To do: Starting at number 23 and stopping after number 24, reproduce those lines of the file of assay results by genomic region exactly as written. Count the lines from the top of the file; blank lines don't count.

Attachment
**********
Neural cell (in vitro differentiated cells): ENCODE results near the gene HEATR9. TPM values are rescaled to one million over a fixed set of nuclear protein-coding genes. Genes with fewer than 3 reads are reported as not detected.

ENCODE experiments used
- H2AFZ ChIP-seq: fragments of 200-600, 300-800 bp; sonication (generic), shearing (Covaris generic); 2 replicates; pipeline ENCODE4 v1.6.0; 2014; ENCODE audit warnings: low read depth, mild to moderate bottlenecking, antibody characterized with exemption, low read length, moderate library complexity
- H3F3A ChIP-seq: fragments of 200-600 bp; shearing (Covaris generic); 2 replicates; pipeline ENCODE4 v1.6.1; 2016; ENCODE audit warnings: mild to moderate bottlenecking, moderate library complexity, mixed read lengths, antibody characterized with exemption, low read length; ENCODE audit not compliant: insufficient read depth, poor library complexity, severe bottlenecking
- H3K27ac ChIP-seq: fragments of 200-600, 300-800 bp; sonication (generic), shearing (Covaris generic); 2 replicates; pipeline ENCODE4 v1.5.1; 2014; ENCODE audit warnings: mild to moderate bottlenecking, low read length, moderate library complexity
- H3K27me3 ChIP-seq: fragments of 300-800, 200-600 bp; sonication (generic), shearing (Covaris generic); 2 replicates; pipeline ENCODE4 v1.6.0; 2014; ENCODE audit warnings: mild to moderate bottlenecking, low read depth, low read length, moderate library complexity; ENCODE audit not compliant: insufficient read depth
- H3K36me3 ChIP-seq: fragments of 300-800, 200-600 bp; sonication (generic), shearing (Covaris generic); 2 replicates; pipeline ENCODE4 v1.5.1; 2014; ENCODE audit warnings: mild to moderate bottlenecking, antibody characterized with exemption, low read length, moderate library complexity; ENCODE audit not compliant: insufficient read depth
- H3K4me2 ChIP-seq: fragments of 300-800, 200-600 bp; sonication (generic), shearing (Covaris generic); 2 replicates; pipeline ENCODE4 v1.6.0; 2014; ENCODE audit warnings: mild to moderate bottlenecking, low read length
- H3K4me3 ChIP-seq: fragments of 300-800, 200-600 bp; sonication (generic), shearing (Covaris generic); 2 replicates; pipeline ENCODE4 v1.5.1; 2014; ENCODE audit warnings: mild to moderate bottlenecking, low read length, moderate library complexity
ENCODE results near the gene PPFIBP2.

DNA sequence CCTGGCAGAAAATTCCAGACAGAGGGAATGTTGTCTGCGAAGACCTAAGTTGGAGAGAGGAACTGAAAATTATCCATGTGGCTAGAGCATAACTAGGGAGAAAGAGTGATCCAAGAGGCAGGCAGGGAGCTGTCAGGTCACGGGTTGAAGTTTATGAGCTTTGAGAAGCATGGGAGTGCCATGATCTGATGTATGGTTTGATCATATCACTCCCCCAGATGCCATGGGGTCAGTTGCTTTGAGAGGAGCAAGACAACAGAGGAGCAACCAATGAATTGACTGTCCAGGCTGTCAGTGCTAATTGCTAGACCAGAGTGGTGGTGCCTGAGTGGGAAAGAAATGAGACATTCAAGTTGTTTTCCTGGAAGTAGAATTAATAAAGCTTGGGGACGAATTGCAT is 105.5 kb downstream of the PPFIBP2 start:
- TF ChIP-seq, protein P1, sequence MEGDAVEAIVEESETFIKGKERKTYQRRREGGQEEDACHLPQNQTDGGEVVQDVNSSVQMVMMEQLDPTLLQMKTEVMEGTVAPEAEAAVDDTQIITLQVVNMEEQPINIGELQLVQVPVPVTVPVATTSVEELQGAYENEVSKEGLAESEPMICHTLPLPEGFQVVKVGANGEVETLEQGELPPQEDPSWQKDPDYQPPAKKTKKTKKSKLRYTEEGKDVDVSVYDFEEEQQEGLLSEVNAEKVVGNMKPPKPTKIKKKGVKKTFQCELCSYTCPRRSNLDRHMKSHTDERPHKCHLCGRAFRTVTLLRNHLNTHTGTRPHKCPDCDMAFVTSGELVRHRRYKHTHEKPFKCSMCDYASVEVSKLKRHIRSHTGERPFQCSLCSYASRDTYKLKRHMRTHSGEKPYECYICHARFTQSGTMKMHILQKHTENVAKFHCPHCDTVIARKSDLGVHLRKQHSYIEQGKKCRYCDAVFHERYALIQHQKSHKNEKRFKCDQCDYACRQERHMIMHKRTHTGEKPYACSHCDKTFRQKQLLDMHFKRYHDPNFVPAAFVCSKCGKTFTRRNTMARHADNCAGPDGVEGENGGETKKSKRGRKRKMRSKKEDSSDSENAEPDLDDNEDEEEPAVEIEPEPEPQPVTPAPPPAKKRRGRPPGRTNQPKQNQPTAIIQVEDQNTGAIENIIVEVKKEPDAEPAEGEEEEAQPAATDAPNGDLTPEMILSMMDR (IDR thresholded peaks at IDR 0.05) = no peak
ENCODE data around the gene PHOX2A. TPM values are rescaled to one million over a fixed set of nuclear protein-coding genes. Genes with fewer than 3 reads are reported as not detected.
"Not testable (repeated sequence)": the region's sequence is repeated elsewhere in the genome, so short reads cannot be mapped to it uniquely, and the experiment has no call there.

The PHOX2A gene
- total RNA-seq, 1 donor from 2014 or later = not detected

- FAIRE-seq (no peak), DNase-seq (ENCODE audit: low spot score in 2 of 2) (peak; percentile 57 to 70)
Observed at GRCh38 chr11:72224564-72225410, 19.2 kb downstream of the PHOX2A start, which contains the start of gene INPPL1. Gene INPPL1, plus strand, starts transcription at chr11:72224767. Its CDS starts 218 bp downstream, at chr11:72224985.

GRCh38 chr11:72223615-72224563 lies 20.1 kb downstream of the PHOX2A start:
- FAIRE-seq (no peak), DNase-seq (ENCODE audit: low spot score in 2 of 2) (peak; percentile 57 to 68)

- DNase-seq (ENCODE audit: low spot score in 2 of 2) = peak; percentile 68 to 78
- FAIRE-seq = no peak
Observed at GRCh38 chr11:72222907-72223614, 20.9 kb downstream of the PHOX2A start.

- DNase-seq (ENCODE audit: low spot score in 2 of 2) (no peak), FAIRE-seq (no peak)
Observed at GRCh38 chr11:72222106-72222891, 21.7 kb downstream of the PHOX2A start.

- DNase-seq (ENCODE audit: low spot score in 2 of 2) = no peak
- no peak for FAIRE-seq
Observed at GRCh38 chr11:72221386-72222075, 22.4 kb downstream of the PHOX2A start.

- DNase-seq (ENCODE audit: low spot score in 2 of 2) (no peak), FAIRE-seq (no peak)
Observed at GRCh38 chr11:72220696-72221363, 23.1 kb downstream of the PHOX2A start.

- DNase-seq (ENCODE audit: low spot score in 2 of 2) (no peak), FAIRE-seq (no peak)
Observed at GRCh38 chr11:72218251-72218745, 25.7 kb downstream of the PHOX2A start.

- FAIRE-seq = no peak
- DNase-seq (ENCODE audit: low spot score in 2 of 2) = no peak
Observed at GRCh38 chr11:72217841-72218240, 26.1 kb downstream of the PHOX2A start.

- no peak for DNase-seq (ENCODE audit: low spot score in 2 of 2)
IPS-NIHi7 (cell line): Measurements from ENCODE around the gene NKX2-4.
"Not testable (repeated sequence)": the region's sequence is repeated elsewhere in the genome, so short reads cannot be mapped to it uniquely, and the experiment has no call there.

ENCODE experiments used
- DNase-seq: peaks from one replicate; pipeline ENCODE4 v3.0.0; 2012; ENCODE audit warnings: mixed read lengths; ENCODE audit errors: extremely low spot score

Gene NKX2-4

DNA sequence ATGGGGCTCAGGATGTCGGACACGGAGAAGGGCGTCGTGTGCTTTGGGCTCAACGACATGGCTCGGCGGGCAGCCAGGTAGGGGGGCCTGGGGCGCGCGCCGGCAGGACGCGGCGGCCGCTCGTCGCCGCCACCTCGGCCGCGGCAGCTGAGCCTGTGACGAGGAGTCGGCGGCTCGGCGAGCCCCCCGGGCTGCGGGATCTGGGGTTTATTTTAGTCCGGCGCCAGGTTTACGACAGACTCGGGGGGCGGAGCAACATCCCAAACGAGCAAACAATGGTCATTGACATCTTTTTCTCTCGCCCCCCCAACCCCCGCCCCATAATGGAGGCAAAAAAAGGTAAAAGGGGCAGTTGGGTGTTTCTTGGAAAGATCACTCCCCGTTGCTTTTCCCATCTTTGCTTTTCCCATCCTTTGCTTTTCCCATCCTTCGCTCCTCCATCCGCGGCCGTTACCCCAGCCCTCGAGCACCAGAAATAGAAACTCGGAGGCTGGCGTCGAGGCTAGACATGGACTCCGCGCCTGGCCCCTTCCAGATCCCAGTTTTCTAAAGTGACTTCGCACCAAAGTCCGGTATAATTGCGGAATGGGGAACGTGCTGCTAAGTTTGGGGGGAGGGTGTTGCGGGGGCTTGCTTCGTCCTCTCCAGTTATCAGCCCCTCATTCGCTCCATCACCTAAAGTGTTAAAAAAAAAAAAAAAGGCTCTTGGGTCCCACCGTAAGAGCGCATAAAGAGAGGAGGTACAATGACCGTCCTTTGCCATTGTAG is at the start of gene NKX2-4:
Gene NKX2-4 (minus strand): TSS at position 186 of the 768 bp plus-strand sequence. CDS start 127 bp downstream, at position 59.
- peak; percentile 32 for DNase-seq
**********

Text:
Observed at GRCh38 chr11:72222907-72223614, 20.9 kb downstream of the PHOX2A start.

- DNase-seq (ENCODE audit: low spot score in 2 of 2) (no peak), FAIRE-seq (no peak)